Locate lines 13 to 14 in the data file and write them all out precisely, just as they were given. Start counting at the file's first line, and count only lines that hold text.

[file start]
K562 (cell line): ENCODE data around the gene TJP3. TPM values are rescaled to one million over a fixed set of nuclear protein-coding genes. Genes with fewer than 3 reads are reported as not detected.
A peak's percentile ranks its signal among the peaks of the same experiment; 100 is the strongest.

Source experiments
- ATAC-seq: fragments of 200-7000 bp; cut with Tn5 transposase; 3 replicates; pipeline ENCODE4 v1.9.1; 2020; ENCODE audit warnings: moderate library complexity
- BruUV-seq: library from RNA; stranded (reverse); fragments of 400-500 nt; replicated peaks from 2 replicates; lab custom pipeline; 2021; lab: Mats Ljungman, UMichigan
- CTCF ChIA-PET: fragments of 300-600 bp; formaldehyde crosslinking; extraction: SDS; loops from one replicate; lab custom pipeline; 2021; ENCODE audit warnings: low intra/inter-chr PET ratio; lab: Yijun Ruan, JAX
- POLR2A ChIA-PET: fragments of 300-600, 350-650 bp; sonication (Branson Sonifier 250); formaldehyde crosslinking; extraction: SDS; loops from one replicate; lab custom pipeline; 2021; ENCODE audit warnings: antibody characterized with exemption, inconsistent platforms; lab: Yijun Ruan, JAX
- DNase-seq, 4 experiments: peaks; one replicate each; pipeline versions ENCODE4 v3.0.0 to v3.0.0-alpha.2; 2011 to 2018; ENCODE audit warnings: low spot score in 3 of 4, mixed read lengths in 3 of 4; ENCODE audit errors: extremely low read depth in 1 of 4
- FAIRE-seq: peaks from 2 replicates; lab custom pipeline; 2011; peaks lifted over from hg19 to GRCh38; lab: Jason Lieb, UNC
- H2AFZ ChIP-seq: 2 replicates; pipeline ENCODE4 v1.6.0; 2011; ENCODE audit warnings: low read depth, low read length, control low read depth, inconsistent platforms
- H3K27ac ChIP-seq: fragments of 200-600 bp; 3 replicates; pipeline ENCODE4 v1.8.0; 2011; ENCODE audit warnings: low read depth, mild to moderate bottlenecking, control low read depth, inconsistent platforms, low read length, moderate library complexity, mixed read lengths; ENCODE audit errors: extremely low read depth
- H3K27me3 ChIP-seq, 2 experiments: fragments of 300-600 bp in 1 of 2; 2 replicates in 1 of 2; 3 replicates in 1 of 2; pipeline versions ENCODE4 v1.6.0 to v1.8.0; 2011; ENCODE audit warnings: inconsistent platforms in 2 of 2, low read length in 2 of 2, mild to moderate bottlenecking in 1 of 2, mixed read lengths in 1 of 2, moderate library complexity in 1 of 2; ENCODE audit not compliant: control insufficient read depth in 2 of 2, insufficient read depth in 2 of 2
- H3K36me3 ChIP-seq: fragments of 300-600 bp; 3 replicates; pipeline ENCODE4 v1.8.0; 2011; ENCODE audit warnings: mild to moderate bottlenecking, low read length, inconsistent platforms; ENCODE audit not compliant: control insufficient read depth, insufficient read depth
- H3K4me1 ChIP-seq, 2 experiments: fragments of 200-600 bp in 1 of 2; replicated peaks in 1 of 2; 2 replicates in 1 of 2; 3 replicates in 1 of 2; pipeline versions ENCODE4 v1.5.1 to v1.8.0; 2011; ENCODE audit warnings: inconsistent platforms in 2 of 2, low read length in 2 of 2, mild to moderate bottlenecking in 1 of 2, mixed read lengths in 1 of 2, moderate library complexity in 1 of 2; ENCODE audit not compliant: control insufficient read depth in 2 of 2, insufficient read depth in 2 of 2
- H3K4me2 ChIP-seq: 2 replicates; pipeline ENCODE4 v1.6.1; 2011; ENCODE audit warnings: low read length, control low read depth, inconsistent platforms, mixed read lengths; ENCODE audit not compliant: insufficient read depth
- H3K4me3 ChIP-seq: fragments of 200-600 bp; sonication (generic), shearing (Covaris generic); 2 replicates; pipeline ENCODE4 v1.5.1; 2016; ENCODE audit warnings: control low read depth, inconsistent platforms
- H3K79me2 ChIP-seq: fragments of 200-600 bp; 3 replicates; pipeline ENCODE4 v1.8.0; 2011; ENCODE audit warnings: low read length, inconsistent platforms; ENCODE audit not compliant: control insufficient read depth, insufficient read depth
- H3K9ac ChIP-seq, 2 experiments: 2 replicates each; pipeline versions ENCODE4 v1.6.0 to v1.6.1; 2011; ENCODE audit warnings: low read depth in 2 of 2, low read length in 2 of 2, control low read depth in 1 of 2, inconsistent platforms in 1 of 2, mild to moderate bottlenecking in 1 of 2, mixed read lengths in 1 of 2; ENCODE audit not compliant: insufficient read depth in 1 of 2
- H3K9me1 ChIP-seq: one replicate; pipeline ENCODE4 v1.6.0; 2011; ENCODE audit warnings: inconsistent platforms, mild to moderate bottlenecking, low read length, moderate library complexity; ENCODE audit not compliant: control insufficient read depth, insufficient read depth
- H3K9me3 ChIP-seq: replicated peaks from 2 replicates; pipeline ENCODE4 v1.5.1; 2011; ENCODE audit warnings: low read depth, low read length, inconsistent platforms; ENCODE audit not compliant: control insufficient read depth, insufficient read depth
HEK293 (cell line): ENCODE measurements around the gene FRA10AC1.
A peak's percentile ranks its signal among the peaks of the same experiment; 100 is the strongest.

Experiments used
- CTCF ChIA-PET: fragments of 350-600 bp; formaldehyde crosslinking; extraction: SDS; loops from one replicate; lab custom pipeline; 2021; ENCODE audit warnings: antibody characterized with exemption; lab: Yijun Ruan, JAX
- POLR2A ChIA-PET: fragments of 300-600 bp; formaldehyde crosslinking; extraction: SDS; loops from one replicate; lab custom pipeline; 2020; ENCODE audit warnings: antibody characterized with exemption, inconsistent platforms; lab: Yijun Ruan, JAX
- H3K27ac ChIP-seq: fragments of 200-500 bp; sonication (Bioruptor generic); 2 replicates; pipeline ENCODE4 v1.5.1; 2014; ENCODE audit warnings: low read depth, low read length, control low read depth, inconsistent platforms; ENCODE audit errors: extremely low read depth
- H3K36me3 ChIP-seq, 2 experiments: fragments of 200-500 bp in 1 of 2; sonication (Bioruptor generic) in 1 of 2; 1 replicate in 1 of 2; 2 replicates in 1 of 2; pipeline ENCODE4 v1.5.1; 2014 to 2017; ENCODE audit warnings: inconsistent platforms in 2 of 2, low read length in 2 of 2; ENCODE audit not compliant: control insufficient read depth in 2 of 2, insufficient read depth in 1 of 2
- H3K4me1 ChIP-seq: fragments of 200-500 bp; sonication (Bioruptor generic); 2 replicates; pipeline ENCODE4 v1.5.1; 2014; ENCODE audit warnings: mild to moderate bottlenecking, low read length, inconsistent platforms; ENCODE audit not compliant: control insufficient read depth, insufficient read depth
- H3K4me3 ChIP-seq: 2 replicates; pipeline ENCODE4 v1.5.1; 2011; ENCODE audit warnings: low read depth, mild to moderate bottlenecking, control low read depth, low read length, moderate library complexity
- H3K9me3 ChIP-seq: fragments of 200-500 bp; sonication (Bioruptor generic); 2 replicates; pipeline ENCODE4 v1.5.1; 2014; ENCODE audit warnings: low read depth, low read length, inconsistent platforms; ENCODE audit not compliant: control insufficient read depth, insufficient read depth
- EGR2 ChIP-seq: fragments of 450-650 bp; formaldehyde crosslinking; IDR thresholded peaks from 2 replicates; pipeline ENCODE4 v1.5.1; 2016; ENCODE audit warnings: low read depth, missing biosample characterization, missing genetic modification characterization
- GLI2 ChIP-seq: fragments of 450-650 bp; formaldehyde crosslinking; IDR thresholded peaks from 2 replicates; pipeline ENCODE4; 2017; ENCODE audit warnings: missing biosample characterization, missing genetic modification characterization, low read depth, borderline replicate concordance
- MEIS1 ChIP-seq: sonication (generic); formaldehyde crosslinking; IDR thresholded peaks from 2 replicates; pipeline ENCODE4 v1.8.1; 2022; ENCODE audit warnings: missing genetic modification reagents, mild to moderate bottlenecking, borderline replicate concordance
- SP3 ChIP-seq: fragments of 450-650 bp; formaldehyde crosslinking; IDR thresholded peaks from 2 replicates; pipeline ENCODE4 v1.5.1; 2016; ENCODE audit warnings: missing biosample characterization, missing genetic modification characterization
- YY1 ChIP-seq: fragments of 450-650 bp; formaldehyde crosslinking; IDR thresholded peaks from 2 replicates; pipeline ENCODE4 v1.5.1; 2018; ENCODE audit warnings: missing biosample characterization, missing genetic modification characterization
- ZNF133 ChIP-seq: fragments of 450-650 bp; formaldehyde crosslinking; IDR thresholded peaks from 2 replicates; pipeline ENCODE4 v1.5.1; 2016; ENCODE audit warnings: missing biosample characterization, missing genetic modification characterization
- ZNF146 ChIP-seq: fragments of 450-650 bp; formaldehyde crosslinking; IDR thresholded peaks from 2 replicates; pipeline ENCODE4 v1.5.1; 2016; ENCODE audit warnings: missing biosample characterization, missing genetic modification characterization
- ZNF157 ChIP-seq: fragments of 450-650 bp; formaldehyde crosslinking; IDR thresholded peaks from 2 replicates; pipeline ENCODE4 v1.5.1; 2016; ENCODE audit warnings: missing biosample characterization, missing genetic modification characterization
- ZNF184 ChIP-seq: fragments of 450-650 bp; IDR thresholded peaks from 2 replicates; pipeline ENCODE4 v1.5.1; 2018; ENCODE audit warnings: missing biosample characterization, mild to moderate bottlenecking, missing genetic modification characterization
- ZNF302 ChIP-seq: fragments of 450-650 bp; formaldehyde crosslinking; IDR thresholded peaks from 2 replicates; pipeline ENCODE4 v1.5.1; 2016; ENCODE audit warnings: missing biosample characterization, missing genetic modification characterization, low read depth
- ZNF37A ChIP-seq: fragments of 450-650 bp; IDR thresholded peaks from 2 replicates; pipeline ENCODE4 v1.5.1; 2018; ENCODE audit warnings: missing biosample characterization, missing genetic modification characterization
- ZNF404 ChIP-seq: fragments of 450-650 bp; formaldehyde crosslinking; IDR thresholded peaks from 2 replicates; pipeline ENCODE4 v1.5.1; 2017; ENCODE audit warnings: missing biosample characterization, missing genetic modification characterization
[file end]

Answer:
- H3K36me3 ChIP-seq: fragments of 300-600 bp; 3 replicates; pipeline ENCODE4 v1.8.0; 2011; ENCODE audit warnings: mild to moderate bottlenecking, low read length, inconsistent platforms; ENCODE audit not compliant: control insufficient read depth, insufficient read depth
- H3K4me1 ChIP-seq, 2 experiments: fragments of 200-600 bp in 1 of 2; replicated peaks in 1 of 2; 2 replicates in 1 of 2; 3 replicates in 1 of 2; pipeline versions ENCODE4 v1.5.1 to v1.8.0; 2011; ENCODE audit warnings: inconsistent platforms in 2 of 2, low read length in 2 of 2, mild to moderate bottlenecking in 1 of 2, mixed read lengths in 1 of 2, moderate library complexity in 1 of 2; ENCODE audit not compliant: control insufficient read depth in 2 of 2, insufficient read depth in 2 of 2